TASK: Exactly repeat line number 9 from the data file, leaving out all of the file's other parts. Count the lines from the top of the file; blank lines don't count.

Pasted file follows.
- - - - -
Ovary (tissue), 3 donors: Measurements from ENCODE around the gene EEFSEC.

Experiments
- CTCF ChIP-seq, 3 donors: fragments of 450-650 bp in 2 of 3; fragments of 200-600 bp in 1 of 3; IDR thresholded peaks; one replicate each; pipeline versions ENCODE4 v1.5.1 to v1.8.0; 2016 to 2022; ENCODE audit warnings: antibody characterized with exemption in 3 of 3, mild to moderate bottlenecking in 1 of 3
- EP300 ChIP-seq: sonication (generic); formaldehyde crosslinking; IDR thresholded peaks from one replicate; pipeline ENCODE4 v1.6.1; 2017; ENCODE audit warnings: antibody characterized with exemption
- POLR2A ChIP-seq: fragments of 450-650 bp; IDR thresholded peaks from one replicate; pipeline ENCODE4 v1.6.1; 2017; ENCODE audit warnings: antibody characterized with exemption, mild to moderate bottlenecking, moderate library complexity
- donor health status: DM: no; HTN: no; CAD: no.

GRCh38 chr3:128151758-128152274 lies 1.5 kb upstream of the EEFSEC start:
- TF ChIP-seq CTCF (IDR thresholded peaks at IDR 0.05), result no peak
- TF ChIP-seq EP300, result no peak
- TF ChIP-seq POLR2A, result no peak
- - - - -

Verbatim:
- TF ChIP-seq EP300, result no peak